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Proceeding To Enforce Judgment - Subject-Matter Jurisdiction - Filing Fee

Rowland v. Tucker, et al., [Ms. 2170928, Mar. 8, 2019] __ So. 3d __ (Ala. Civ. App. 2019). This unanimous decision by Judge Edwards dismisses Rowland’s appeal from a November 16, 2017, order of the Madison Circuit Court enforcing a May 1, 2008, judgment.

The court concluded that the circuit court never acquired subject-matter jurisdiction because although “a trial court has ‘residual jurisdiction’ to ‘take any steps that are necessary to enforce its judgment,’ Ex parte Caremark Rx, LLC, 229 So. 3d 751, 757 (Ala. 2017), ... the present case does not concern whether the May 2008 judgment can or should be enforced. Instead, the trustee sought to enforce deed restrictions and to assert a nuisance claim for the purposes of obtaining injunctive relief against Rowland.” Ms. *25. Citing Ex parte Caremark, the court noted that “‘[a] court cannot broaden by mere declaration the residual jurisdiction it necessarily holds to allow it to interpret or enforce its judgments.’” Ms. *26.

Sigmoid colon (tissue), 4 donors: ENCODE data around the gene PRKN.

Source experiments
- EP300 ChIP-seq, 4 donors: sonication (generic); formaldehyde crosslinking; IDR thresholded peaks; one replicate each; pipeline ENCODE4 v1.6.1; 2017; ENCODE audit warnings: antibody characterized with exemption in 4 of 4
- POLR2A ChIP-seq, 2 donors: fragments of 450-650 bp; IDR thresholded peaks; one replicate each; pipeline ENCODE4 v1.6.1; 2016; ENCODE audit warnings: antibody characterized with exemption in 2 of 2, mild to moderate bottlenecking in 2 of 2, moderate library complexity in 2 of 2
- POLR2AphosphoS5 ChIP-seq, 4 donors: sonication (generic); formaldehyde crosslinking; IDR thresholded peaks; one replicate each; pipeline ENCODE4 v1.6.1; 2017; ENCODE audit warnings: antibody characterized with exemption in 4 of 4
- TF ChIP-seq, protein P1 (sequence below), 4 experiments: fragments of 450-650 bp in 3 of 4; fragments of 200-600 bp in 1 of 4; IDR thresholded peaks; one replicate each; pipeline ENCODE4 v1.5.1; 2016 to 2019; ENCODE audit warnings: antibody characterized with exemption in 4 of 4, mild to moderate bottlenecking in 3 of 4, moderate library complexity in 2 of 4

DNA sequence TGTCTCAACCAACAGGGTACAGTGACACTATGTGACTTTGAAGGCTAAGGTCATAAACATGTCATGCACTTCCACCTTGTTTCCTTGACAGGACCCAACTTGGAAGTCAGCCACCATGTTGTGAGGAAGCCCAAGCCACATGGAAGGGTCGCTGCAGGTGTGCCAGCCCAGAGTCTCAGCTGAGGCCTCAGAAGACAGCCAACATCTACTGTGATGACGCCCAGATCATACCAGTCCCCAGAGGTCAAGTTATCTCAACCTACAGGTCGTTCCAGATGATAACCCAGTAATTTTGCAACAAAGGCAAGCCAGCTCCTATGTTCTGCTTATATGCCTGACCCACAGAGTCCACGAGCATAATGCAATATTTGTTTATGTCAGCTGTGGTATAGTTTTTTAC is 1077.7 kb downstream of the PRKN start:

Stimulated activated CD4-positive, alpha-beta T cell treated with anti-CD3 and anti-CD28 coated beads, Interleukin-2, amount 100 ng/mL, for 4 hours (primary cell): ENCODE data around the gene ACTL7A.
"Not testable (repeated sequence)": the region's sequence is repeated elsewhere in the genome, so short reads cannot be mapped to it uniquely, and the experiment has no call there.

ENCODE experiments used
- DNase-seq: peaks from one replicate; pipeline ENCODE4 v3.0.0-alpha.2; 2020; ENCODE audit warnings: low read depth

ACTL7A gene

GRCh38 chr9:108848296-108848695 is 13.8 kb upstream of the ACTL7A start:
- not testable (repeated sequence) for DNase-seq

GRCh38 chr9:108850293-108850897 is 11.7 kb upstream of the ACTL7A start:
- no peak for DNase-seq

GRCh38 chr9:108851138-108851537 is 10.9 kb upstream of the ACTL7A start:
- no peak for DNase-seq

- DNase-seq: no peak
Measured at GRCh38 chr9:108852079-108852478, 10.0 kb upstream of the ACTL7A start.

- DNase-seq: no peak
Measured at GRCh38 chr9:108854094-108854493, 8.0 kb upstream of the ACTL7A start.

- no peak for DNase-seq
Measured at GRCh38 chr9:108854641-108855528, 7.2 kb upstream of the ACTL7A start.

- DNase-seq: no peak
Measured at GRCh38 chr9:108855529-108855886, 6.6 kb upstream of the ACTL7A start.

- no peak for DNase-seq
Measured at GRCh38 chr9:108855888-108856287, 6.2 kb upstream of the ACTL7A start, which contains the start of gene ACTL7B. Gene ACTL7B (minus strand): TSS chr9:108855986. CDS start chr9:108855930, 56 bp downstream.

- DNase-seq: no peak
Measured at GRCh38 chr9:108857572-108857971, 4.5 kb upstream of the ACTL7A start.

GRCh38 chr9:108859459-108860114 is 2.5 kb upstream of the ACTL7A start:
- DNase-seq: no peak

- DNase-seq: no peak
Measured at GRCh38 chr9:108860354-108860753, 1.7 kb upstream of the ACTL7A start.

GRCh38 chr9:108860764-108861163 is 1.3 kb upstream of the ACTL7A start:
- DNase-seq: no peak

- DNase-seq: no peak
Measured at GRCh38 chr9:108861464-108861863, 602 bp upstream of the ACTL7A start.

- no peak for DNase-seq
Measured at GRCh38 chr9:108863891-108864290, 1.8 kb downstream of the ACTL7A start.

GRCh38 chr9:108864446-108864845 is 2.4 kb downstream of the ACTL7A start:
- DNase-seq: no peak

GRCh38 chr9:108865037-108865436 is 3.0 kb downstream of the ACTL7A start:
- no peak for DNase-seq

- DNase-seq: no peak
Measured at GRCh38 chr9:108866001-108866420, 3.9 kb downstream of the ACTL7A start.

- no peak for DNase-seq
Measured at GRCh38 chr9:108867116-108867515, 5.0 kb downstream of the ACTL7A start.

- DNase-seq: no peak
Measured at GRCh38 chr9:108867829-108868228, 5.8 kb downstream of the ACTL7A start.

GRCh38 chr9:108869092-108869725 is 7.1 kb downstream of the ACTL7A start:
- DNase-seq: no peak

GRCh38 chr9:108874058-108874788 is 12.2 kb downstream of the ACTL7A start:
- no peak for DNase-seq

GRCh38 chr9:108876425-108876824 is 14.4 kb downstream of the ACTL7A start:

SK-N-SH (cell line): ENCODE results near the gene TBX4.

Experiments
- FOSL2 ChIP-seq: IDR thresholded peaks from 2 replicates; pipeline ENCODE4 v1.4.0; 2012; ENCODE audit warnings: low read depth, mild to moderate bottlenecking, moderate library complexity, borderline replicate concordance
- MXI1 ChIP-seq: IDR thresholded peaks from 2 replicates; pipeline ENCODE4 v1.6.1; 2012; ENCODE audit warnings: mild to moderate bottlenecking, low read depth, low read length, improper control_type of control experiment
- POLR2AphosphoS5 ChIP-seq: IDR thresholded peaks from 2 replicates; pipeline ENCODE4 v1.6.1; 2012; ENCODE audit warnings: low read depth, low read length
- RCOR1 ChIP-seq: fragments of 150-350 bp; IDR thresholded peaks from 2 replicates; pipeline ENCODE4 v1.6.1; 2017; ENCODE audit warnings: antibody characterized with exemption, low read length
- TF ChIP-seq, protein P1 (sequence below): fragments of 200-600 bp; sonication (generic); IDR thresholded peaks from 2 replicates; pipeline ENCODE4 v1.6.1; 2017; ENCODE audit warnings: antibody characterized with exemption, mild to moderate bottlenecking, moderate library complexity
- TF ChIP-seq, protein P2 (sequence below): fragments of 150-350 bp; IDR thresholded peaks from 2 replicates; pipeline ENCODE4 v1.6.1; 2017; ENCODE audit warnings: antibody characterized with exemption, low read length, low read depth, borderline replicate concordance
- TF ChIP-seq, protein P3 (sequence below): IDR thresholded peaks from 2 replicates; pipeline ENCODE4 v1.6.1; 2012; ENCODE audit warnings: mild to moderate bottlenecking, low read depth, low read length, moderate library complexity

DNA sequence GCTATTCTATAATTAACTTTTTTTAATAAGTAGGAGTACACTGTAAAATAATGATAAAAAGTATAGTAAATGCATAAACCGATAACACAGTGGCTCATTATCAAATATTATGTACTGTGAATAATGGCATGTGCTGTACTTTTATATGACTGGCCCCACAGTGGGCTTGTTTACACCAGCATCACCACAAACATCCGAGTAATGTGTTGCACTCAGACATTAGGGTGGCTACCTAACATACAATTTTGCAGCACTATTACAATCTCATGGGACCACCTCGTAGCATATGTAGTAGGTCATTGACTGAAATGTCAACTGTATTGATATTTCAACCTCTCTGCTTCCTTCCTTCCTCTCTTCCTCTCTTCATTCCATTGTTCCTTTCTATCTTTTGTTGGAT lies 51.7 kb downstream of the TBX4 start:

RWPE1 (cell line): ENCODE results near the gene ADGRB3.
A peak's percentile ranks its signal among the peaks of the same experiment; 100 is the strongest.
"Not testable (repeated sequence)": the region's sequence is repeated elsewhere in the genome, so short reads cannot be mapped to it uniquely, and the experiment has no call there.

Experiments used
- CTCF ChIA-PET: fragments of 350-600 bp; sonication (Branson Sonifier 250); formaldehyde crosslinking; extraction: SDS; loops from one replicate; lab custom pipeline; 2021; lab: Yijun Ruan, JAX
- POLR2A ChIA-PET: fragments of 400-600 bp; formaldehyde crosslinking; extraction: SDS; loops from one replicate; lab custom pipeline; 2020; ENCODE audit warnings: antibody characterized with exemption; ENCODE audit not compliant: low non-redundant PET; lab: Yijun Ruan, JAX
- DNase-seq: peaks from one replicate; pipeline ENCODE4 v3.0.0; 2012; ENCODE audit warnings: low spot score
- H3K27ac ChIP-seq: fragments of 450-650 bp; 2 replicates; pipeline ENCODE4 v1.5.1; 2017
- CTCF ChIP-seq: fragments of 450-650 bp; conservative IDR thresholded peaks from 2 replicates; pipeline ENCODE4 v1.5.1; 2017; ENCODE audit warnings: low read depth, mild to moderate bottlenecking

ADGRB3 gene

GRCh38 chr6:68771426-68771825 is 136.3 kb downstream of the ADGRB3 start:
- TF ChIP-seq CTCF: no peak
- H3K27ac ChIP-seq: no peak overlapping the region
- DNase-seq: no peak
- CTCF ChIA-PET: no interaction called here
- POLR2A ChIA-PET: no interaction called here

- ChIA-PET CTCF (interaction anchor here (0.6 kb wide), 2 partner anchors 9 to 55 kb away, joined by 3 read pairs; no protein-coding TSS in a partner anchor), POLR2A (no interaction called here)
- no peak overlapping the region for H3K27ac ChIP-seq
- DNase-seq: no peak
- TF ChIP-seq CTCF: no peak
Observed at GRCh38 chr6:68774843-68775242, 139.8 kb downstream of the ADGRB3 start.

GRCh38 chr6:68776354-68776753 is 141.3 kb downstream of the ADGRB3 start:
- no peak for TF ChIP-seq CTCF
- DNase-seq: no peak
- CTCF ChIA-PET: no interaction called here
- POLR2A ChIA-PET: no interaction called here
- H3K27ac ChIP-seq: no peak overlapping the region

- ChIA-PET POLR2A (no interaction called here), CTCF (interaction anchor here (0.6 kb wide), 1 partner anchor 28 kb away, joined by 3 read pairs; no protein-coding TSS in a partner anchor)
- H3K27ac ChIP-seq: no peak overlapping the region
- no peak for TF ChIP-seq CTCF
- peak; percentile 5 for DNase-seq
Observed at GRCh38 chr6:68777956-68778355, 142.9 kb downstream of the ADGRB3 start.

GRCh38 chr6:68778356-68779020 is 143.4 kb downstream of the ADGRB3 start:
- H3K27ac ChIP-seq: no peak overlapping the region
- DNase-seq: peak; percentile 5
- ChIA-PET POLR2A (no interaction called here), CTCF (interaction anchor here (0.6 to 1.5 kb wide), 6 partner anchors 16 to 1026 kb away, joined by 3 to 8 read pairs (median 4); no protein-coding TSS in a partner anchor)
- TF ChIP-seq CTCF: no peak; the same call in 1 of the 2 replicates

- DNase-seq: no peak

Because the trustees did not pay a filing fee in connection with the enforcement motion, the order purporting to enforce the 2008 judgment was void. Ms. *23, citing Ex parte Carter, 807 So. 2d 534, 536 (Ala. 2001) (payment of filing fee jurisdictional).

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